There is a hill in Inuyama.
I know it says that in the title. I figured I’d repeat it for emphasis. Anyway, there’s a hill. Its beautiful, the whole thing set out as a woodland cemetery, the sun kind of crests it perfectly. There is a pathway that leads up the slope from the east side of the train station, and winds is way up to the crest of the hill where it disappears.
I’m probably going to need to explain this a bit better.
My partner and I went to Inuyama about two years ago. Its not a big place, a couple of hours north of Nagoya by the winding local services. Its high enough into the mountains that winter clings on a few weeks longer than it does on the coast. I had chosen to come here on a whim; the city is mentioned in Lian Hearn’s Tales of the Otori, and those books have always been favourites of mine. I admit, as we approached, it appears disappointing. The whole place looks like a burned out wreck of partially abandoned light industrial buildings, the shattered remnants of a once working body that all the life has drained away from. And for some parts of the city, that may be true.
But you get off the train, you take the north exit. The wide river greets you, and you follow it down a waterfront walk drawn in a vaguely European style. You take that corner, and everything changes. On arrival we saw a white castle, older than the written history of my country, was flying over a landscape of cherry blossoms and the river darkening like ink in the sunset. The winter wind bites, and turning on to the main street you find that the cars, lights and other trappings of modernity are politely ignored in favour of Edo era facades. We were lucky enough to catch the end of the city festival, purely by accident. It is a beautiful place.
In the twilight, we couldn’t see the detail of the hill I mentioned. That came later.
It was on the morning we left that we were able to really see it. The path over the hill captivated me. I considered taking that walk, but we had a bullet train to get to that would take us to Kyoto. I’ve wondered about it since.
I get the sense that walking over that hill will kill me.
In a kind of narrative sense, it feels like that action carries that finality. I have marked this place, and if I go past it the story ends. Like Enkidu ripping the life from the Bull of Heaven before the gods destroyed him, I can almost smell the weight of fate carried on this place.
And it has come to be reflected again. My partner and I have been traveling in Europe for the last seven months or so, intermittently working in Scotland. Our date of return is confirmed now, and I begin to feel the weight of things left undone. When we had left Australia, we had hoped to go on a Gaudi binge in Spain. To get a taste of Stieg Larsson’s fractured Sweden and its endless aurora riddled winter nights. Hell, we got within miles of Vienna before getting distracted. This is not to say I haven’t enjoyed our time here. I’m just seeing another hill, and wanting to cross it.
You can’t do everything. On a logical level my brain knows this, that the world is just too damn big to see it all in one lifetime. For all that we say we will have another chance to see the places we missed, for some reason it feels like the jig is up. Because once I’m on that plane, Europe as we experienced it will begin changing into something new, and will never be what it was in this time and place.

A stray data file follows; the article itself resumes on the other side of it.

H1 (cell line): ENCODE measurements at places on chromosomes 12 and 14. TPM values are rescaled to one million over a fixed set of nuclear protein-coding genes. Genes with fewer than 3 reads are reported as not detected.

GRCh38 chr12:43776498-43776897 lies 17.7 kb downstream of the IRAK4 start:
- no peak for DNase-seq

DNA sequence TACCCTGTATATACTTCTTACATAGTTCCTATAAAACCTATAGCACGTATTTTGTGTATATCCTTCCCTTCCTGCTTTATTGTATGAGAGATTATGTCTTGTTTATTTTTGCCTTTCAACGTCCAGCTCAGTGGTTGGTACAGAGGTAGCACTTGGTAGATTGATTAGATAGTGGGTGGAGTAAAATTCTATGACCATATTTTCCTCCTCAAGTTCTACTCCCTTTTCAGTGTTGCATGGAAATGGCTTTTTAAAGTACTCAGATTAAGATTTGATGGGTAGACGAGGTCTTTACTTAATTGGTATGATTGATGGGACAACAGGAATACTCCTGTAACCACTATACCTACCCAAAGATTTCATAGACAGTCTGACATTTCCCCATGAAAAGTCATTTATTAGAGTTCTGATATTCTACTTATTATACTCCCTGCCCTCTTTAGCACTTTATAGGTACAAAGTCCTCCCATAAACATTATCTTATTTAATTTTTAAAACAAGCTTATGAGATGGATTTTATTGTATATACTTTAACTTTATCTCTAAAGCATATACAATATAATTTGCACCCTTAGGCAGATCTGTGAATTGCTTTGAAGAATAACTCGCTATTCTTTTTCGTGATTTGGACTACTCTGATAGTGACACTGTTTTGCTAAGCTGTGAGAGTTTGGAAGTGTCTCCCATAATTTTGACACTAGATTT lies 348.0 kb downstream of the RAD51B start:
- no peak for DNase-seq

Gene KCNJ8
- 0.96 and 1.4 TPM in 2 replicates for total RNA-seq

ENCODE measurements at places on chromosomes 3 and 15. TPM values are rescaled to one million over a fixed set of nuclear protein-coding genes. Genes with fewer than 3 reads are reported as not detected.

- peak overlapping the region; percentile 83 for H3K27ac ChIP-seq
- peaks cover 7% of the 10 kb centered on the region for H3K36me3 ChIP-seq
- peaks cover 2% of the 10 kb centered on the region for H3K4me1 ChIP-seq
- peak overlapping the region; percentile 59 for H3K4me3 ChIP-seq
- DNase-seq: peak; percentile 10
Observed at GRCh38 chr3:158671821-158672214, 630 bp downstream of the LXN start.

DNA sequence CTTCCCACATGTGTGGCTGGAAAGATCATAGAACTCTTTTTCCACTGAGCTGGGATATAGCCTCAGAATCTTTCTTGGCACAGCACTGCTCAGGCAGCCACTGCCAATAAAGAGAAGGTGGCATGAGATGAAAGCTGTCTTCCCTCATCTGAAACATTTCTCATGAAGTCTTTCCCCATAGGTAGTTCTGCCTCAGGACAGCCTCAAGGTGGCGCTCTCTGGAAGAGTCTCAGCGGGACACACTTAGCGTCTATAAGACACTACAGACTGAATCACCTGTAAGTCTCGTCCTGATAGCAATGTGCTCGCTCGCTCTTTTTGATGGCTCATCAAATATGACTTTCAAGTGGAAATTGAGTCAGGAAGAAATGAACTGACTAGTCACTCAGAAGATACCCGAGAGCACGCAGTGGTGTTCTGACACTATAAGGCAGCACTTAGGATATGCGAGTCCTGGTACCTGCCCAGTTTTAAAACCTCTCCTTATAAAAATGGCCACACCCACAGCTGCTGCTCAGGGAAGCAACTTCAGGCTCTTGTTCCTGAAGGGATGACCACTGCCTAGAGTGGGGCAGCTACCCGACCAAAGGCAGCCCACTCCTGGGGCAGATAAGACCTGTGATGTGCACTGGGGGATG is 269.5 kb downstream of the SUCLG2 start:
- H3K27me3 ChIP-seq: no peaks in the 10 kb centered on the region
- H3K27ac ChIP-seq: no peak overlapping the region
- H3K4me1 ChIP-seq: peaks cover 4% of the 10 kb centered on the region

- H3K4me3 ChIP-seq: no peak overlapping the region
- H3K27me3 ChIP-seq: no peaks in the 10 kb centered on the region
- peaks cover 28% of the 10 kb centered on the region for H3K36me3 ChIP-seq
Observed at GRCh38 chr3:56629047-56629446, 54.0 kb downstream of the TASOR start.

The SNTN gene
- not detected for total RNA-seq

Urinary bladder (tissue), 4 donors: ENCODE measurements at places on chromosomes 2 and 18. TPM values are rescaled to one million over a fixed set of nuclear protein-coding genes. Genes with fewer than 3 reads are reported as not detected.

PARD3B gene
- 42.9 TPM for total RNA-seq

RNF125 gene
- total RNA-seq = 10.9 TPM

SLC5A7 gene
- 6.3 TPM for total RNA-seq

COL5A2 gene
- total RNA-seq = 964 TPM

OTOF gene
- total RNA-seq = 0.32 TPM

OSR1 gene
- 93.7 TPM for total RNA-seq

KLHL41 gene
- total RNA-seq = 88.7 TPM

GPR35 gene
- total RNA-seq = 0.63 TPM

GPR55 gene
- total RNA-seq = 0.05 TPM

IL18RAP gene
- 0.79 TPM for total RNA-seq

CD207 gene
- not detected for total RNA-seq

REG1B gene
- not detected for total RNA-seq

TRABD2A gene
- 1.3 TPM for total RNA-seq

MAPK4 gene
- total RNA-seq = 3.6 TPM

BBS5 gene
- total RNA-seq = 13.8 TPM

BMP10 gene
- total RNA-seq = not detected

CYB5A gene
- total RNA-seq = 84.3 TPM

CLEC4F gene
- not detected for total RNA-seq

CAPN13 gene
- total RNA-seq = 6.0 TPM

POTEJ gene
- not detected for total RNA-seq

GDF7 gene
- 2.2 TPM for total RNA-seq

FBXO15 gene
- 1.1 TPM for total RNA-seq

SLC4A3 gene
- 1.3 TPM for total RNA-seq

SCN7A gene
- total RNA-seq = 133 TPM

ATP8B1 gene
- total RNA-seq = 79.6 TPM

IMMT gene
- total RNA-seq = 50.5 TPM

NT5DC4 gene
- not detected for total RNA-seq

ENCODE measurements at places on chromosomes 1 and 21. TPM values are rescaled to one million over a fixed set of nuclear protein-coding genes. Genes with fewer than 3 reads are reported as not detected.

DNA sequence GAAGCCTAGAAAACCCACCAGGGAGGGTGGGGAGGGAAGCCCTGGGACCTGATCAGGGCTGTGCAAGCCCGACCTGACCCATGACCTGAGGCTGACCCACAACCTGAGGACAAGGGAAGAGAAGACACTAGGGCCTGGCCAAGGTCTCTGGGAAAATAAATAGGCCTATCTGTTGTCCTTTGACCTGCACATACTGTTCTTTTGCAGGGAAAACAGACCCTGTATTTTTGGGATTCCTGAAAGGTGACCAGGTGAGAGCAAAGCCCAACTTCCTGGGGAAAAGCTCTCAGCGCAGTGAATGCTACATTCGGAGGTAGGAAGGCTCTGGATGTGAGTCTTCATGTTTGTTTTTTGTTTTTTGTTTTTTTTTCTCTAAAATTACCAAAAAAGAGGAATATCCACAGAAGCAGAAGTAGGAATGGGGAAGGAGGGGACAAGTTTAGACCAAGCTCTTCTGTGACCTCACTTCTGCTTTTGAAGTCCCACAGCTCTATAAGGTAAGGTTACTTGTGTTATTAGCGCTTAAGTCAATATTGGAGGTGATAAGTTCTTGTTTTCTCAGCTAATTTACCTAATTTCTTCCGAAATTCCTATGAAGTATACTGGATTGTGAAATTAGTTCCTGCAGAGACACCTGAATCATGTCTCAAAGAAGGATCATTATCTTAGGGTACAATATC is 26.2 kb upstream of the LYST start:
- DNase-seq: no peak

I have been haunted by a mantra of late, wandering through countries that by all rights seem to be driving themselves into the ground. It always looks like the end of the world from where you’re standing.
And I suppose that encapsulates the feeling. The world is going to be moving on regardless of where I am, and to be honest I am not entirely sure what home is going to look like when I get back there. But I’ve had a rifle around in the old brain box, and I’ve reinforced myself with the idea that I have done this before, and for all the years I accrue I can still adapt and change along with the world. Maybe I’ve been a different person than I was before, in these seven vagrant months, and maybe I’ll put that person in the grave when I step back into Kingsford Smith airport as summer turns to autumn and the world is again turned upside down.
We leave, and maybe Europe will disappear. It might fall to the Russians, or to anarcho-communism in the face of the near sighted idiocy of its corrupt governments. Maybe Tony Abbott’s gleeful curb stomping of the Australian economy will render us forever unemployed on our return, and leave the other side of our planet forever out of our reach, and my partner and I will be forced to live out our days as arse kicking cyberpunk bandits, crushing fascists and their corporate paymasters beneath the wheels of our murdercycles. Maybe these things will happen. But I don’t think it will be any of these things that will kill me.
In a week I will be back on the continent of my birth.
I suppose part of being human is that we so often live beyond the end of the story. The narrative would say that I cross the grand threshold, and that will be that. One day I’m going to front up to that damn hill, or any other hill in Poland or Haiti or bloody Tuggeranong, and I’ll cross the damn thing, Bull of Heaven or no. Maybe I see the other side, and maybe I don’t.
The hills gonna stay right there either way, and the old story is just going to keep on ticking along.
Still not sure if I’m ready to accept that.